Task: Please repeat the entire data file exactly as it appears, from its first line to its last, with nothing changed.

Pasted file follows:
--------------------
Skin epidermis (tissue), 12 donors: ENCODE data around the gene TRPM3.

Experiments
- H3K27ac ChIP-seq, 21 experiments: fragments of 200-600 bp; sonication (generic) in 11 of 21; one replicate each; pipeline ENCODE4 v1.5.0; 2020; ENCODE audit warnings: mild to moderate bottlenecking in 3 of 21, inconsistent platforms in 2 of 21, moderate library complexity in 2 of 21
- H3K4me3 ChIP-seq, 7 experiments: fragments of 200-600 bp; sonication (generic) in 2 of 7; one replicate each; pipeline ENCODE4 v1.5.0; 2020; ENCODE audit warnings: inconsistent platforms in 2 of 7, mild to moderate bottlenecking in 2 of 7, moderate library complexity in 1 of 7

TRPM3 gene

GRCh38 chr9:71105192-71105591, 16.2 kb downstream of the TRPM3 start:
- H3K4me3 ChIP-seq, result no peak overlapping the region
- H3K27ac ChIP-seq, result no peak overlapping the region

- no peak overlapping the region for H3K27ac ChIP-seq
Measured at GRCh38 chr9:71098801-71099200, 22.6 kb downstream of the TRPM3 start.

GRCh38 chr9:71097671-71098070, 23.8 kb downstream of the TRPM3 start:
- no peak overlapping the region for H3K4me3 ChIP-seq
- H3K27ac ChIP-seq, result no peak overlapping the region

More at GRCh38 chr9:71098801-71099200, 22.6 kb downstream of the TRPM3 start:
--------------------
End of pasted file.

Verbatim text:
Skin epidermis (tissue), 12 donors: ENCODE data around the gene TRPM3.

Experiments
- H3K27ac ChIP-seq, 21 experiments: fragments of 200-600 bp; sonication (generic) in 11 of 21; one replicate each; pipeline ENCODE4 v1.5.0; 2020; ENCODE audit warnings: mild to moderate bottlenecking in 3 of 21, inconsistent platforms in 2 of 21, moderate library complexity in 2 of 21
- H3K4me3 ChIP-seq, 7 experiments: fragments of 200-600 bp; sonication (generic) in 2 of 7; one replicate each; pipeline ENCODE4 v1.5.0; 2020; ENCODE audit warnings: inconsistent platforms in 2 of 7, mild to moderate bottlenecking in 2 of 7, moderate library complexity in 1 of 7

TRPM3 gene

GRCh38 chr9:71105192-71105591, 16.2 kb downstream of the TRPM3 start:
- H3K4me3 ChIP-seq, result no peak overlapping the region
- H3K27ac ChIP-seq, result no peak overlapping the region

- no peak overlapping the region for H3K27ac ChIP-seq
Measured at GRCh38 chr9:71098801-71099200, 22.6 kb downstream of the TRPM3 start.

GRCh38 chr9:71097671-71098070, 23.8 kb downstream of the TRPM3 start:
- no peak overlapping the region for H3K4me3 ChIP-seq
- H3K27ac ChIP-seq, result no peak overlapping the region

More at GRCh38 chr9:71098801-71099200, 22.6 kb downstream of the TRPM3 start: